*Answers are correct to the best of my ability at the time of posting but do not constitute legal or tax advice.*
jyeh74
Level 2

Confused on 1098 box 3

@Opus 17 I remember asking about this in the forum and the response is that if the principal amount is decreased and the refinance is still for the original loan back in 2014, then the $1m limit still applies.

Opus 17
Level 15

Confused on 1098 box 3


@jyeh74 wrote:

@Opus 17 I remember asking about this in the forum and the response is that if the principal amount is decreased and the refinance is still for the original loan back in 2014, then the $1m limit still applies.


According to publication 936, the special rules for grandfathered debt only apply to debt that was originally taken out before October 14, 1987.

https://www.irs.gov/publications/p936#en_US_2019_publink1000229994

 

These rules state that if you had a mortgage from before that date, and you refinanced only the principle balance and took out no new money, the mortgage would still qualify.

 

Those rules do not apply to mortgages taken out after 1987.  For mortgages taken out after 2018, the rules just say, 

 

Home acquisition debt limit.

The total amount you (or your spouse if married filing a joint return) can treat as home acquisition debt on your main home and second home is limited based on when the debt is secured.

  • For debt secured after October 13, 1987, and prior to December 16, 2017, the limit is $1 million ($500,000 if married filing separately).

  • For debt secured after December 15, 2017, the limit is $750,000 ($375,000 if married filing separately). However, a taxpayer who enters into a written binding contract before December 15, 2017, to close on the purchase of a principal residence before January 1, 2018, and who purchases such residence before April 1, 2018, is considered to have incurred the home acquisition debt prior to December 16, 2017.

 

The history is that prior to a major tax law rewrite in 1986, all mortgages were deductible.  In 1986, the law changed so that only your acquisition debt up to $1 million, plus $100,000 of equity debt were deductible.  Apparently, the law was written with a grandfather clause for pre-1987 debt.  As far as I can tell, when the law changed again in 2018 to make all equity debt non-deductible and lower the limit on acquisition debt to $750,000, it contained no similar grandfather clause.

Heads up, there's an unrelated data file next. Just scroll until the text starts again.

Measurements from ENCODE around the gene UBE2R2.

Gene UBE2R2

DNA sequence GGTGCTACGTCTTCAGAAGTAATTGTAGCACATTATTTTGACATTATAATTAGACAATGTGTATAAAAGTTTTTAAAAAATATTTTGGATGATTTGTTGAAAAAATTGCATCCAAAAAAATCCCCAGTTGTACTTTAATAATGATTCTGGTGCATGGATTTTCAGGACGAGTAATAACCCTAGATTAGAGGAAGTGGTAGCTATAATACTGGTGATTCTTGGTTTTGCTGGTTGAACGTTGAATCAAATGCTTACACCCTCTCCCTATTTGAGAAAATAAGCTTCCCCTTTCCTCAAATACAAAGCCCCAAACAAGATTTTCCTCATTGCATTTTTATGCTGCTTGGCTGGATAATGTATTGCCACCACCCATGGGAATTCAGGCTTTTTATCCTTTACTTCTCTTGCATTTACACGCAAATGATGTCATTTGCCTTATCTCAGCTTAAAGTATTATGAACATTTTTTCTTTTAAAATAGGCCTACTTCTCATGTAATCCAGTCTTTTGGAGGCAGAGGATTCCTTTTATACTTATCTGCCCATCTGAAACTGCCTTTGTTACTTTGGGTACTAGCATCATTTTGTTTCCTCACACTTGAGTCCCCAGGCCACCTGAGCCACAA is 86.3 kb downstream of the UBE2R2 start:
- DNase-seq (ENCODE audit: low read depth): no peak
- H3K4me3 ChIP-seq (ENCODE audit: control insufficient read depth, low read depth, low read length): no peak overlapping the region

Each time you pay off one loan and acquire a new one, that is a new loan "secured by the home."  Since your last loan was secured in 2019, you are covered by the new lower limits, not the old limit. 

*Answers are correct to the best of my ability at the time of posting but do not constitute legal or tax advice.*
jyeh74
Level 2

Confused on 1098 box 3

@Opus 17 there has been discussion that Turbo Tax has some challenges with multiple 1098s.  I have multiple refinances on the same loan for the same property.  Principal has decreased over time and no additional loans were taken out.  The advice is to add up all the mortgage interest in box 1 across all the 1098s and put it as one number.  For box 2, I’m not sure how to address it.  For box 3, the advice was to put the original mortgage origination date back in 2014, not the new dates that the refinance happened.

Opus 17
Level 15

Confused on 1098 box 3


@jyeh74 wrote:

@Opus 17 there has been discussion that Turbo Tax has some challenges with multiple 1098s.  I have multiple refinances on the same loan for the same property.  Principal has decreased over time and no additional loans were taken out.  The advice is to add up all the mortgage interest in box 1 across all the 1098s and put it as one number.  For box 2, I’m not sure how to address it.  For box 3, the advice was to put the original mortgage origination date back in 2014, not the new dates that the refinance happened.


What tax return are you preparing?  You said in your question that your last refinance was 5/1/19.  Do you have more than one 1098 for 2020?  More than one lender for 2020?

 

The problem with multiple 1098s would occur if you refinanced in 2020, and had a 1098 from the old lender and a 1098 from the new lender.  If you refinanced in 2019, I would expect you to only have one 1098 for 2020 and then the calculation is handled correctly and you are subject to the $750,000 limit and not the $1 million limit.  

*Answers are correct to the best of my ability at the time of posting but do not constitute legal or tax advice.*
jyeh74
Level 2

Confused on 1098 box 3

@Opus 17 I refinanced three times in 2019 and two times in 2020.  Same bank for the same property.  I received two 1098s for 2020.

ihearttalavera
New Member

Confused on 1098 box 3

That’s actually not correct. You can refinance a loan with origination date prior to 12/16/17 and still be grandfathered in at $1m limit but only up to the limit of the balance of your original loan at the time of refinance. 

https://www.google.com/amp/s/www.cbsnews.com/amp/news/deducting-home-loan-interest-trickier-under-ne...